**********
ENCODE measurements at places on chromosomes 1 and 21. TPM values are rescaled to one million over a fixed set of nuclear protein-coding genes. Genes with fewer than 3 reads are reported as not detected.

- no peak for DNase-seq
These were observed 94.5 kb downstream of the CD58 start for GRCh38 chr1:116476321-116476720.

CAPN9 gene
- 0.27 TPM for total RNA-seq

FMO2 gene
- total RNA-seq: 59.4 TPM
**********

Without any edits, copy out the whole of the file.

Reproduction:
ENCODE measurements at places on chromosomes 1 and 21. TPM values are rescaled to one million over a fixed set of nuclear protein-coding genes. Genes with fewer than 3 reads are reported as not detected.

- no peak for DNase-seq
These were observed 94.5 kb downstream of the CD58 start for GRCh38 chr1:116476321-116476720.

CAPN9 gene
- 0.27 TPM for total RNA-seq

FMO2 gene
- total RNA-seq: 59.4 TPM